Film puts spotlight on Elderpark’s new home
Elderpark Housing has moved into its new home in Govan after a stunning transformation of a 19th century former school.
The Association has taken delivery of the restored and hugely-admired Hills Trust Primary School which holds a prominent place in the centre of Govan.
To mark moving in, a film has been commissioned showing the careful restoration of the building which has been a local landmark for almost 150 years.
The film can be found below:
The sympathetic restoration of the blonde sandstone structure which dates from 1874 provides spacious accommodation for the association while preserving many of the original features.
Elderpark commissioned Govan-based arts and media charity Plantation Productions to make the short film.
It follows an earlier one – also made by Plantation just a few weeks ago - of Elderpark’s showpiece £13 million housing development at nearby Nethan Street.
In that short film which can be found on Elderpark Housing’s YouTube channel local residents spoke of their delight with their new homes.
Now this second film will serve as an important historical record of the restoration of Hills Trust Primary School.
In the film, staff and management committee members give their own views of the completed restoration – expertly carried out by MAST Architects and contractors CCG (Scotland) - under the most challenging circumstances in light of the ongoing health emergency.
“B listed” Hills Trust School is one of Govan’s best known buildings with its recognisable bell tower. It was built on land bequeathed to the Govan community and named after philanthropist Abraham Hill.
The work on the Victorian former school was primarily funded by Elderpark Housing but with support from Glasgow City Council through the Govan Cross Townscape Heritage Initiative and Conservation Area Regeneration Scheme, the Heritage Lottery Fund and Historic Environment Scotland.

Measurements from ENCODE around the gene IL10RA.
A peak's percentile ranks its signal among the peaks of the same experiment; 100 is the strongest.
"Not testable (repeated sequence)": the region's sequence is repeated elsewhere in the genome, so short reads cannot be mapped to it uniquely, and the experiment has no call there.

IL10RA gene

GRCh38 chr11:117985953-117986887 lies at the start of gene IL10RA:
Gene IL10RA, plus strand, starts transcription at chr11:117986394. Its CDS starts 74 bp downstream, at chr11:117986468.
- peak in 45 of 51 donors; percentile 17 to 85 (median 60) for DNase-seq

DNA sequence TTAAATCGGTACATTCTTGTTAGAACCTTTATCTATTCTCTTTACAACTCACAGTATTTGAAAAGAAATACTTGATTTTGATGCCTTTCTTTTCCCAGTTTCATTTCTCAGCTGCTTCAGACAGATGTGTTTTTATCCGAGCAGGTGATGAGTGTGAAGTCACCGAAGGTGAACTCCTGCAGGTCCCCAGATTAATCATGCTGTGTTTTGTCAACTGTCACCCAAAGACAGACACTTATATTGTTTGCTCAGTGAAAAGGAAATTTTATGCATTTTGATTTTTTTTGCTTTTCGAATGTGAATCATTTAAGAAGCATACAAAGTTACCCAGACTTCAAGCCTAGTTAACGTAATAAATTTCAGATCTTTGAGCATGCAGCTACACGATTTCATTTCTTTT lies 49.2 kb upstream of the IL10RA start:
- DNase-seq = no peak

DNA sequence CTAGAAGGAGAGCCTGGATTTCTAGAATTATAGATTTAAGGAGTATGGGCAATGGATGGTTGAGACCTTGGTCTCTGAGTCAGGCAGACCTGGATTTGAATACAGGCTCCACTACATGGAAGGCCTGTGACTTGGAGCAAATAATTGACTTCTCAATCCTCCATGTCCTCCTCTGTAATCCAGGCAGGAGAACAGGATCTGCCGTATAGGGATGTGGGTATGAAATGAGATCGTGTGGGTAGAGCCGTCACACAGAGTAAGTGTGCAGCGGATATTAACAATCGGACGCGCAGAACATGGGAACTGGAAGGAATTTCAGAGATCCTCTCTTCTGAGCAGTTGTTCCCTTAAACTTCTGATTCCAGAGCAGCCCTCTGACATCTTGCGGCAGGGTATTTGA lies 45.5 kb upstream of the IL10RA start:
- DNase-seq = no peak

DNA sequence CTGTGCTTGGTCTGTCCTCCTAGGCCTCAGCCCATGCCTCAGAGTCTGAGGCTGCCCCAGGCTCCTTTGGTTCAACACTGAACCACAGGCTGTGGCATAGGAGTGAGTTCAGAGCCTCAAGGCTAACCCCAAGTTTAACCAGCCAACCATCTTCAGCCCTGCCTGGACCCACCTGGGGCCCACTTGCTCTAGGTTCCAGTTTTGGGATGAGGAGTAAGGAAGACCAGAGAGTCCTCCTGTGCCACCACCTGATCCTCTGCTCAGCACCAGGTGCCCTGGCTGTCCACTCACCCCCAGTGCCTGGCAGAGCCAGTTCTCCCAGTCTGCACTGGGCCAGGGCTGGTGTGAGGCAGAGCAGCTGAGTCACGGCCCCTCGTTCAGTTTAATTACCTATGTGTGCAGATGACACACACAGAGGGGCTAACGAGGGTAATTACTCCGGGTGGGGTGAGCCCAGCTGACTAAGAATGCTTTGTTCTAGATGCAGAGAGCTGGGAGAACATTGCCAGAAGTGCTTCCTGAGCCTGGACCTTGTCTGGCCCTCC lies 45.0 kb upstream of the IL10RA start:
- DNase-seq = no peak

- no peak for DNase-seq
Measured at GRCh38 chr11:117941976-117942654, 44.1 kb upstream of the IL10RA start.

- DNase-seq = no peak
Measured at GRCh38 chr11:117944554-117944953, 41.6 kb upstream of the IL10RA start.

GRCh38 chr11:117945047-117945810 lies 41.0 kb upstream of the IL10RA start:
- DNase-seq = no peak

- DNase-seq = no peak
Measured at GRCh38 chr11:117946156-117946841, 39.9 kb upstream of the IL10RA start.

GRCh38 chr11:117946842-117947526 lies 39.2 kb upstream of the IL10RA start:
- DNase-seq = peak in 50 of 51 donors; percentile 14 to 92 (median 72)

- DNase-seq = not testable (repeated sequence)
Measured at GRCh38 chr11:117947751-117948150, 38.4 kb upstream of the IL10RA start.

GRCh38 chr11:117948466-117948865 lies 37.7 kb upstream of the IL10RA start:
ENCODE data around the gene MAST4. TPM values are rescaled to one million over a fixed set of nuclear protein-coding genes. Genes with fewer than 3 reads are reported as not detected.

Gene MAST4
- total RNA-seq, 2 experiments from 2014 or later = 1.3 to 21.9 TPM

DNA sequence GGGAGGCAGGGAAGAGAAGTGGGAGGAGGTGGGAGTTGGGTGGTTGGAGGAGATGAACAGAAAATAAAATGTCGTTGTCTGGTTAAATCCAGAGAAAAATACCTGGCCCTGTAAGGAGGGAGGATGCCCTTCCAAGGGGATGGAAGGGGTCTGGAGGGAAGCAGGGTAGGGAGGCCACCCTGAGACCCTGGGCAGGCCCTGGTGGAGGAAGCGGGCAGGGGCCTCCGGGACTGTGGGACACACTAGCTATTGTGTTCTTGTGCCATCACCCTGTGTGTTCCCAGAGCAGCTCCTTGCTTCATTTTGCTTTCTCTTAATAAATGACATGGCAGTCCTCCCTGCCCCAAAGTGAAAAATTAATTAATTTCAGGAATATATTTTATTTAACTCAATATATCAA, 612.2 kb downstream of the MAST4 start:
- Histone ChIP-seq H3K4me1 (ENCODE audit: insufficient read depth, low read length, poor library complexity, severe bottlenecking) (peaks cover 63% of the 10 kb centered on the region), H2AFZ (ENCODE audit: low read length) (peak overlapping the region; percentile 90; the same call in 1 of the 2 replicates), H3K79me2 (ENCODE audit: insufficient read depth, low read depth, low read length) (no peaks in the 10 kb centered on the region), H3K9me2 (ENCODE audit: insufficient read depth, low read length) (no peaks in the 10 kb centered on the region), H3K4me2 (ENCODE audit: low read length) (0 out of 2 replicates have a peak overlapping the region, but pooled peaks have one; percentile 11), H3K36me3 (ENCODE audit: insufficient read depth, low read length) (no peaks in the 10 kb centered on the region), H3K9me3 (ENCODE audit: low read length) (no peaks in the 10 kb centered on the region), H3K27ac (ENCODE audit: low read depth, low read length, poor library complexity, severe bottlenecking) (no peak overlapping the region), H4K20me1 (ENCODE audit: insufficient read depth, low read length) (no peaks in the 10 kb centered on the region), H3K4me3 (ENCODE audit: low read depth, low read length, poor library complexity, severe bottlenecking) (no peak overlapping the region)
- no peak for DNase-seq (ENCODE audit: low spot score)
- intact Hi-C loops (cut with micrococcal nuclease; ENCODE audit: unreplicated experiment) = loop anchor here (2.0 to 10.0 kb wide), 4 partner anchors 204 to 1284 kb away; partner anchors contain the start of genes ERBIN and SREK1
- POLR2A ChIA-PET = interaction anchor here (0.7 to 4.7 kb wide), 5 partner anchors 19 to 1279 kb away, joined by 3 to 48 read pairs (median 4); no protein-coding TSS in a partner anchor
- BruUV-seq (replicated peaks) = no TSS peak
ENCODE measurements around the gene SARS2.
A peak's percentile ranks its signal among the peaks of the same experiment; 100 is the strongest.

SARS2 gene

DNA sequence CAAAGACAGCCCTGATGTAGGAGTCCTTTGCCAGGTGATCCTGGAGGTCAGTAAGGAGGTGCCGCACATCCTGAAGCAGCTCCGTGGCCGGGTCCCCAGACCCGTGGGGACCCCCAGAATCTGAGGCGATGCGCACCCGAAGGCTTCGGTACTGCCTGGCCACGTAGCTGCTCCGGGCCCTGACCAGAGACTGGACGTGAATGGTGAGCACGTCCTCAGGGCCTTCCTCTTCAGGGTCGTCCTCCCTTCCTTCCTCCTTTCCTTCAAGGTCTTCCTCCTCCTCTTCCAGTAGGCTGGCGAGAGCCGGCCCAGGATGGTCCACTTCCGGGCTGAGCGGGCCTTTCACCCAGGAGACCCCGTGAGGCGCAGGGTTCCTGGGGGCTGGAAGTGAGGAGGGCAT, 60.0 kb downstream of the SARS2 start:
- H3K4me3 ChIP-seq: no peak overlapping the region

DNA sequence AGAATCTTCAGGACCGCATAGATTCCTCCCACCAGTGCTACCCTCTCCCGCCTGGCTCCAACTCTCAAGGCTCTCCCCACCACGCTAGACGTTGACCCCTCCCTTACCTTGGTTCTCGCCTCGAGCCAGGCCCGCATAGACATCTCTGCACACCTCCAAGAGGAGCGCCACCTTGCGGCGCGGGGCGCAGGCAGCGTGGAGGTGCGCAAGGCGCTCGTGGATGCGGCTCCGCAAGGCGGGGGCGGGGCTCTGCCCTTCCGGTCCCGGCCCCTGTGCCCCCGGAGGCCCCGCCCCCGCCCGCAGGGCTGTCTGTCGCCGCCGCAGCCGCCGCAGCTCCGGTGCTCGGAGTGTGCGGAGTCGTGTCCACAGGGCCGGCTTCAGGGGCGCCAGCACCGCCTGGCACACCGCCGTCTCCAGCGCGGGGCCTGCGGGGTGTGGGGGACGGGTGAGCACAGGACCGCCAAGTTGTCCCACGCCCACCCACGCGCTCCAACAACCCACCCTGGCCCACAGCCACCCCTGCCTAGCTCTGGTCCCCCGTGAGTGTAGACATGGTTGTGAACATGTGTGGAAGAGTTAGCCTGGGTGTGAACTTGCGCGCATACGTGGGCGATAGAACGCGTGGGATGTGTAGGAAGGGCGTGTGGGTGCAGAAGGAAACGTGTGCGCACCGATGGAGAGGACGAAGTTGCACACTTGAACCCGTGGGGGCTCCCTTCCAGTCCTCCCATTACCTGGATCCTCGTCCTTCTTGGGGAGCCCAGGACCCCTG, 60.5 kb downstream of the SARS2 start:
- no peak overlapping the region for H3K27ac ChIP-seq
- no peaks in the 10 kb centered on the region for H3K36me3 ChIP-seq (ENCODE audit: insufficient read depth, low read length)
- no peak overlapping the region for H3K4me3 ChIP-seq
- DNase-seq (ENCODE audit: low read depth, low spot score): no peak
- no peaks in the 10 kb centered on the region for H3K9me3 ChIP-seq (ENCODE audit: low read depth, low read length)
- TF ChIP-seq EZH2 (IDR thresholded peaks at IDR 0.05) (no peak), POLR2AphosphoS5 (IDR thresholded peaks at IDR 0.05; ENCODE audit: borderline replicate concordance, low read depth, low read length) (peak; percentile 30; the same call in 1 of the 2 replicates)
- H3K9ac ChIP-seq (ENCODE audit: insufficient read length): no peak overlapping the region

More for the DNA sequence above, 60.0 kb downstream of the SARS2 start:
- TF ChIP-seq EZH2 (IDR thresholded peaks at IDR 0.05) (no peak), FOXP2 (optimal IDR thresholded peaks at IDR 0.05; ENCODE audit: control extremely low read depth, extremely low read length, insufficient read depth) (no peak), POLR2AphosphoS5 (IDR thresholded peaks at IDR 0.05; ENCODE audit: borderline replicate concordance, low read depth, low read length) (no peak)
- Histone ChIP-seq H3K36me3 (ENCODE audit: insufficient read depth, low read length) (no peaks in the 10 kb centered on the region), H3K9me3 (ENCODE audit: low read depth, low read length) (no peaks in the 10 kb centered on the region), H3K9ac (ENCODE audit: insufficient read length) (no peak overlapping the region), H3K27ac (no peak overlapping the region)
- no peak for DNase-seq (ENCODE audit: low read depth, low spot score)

The restoration has preserved the traditional staircase used by thousands of schoolchildren for almost a century, and there is a strong emphasis on the local area with green, blue and grey décor as a nod to nearby Elder Park, the River Clyde and Govan’s shipbuilding heritage.
High ceilings – so typical of Victorian schools - have been preserved and each of the larger meeting spaces reference significant figures within the Govan area – notably Lady Isabella Ure, Sir John Elder, Abraham Hill and heroine of local housing Mary Barbour.
Janet Evans, Elderpark chairperson, said in the film: “This has been a massive team effort in the two years since the ground was broken to start this project and the many years before when we tried to get the project up and running. We have restored this beautiful building and given it back to the community as an asset for the future.”
Gary Dalziel, chief executive, said it was crucial to “respect” the original features of such an impressive building while ensuring it became a modern, accessible workplace.
He said: “This will make a massive difference to Elderpark Housing and it is important to thank those our partners who were so committed to this project – without whom this achievement would not have been possible.
“We have been in need of suitable office space for some time and perhaps the easier option would have been to build a brand new office. However as an organisation rooted within the community for well over 40 years, the opportunity to make Hills Trust our new home appeals to our ethos as a local organisation.
“Having lain derelict for around 10 years, we are proud that we have been able to bring the building back to life and maintain such an important part of Govan’s history for generations to come.”